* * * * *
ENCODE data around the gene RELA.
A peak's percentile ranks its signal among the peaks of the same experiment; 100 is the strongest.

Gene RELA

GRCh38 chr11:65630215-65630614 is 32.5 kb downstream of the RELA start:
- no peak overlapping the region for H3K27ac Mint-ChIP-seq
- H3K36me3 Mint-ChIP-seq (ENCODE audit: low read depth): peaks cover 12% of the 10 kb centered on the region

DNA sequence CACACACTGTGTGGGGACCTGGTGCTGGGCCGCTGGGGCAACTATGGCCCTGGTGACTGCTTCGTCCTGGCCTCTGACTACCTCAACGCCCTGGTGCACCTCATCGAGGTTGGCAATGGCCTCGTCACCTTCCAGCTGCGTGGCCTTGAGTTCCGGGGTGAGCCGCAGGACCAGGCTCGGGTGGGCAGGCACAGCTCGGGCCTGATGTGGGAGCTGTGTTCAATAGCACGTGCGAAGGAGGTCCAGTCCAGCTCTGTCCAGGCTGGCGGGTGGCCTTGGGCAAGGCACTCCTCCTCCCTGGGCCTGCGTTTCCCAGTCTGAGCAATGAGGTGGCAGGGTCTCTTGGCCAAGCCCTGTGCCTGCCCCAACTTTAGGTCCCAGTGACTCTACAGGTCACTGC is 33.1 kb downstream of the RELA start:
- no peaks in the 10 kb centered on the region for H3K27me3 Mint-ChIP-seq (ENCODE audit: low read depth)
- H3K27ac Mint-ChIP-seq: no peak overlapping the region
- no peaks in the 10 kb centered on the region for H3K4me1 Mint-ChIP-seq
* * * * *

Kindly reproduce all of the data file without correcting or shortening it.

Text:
ENCODE data around the gene RELA.
A peak's percentile ranks its signal among the peaks of the same experiment; 100 is the strongest.

Gene RELA

GRCh38 chr11:65630215-65630614 is 32.5 kb downstream of the RELA start:
- no peak overlapping the region for H3K27ac Mint-ChIP-seq
- H3K36me3 Mint-ChIP-seq (ENCODE audit: low read depth): peaks cover 12% of the 10 kb centered on the region

DNA sequence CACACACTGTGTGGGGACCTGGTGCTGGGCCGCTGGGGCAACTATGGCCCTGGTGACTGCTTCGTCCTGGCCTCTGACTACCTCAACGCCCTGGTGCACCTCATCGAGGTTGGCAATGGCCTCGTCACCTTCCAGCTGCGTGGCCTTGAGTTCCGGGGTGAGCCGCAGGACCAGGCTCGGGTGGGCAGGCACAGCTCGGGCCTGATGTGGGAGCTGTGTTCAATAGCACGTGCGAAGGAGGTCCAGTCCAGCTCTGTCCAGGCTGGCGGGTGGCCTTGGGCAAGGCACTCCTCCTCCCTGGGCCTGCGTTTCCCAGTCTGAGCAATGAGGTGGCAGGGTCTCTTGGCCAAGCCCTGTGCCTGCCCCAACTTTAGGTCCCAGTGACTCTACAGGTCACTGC is 33.1 kb downstream of the RELA start:
- no peaks in the 10 kb centered on the region for H3K27me3 Mint-ChIP-seq (ENCODE audit: low read depth)
- H3K27ac Mint-ChIP-seq: no peak overlapping the region
- no peaks in the 10 kb centered on the region for H3K4me1 Mint-ChIP-seq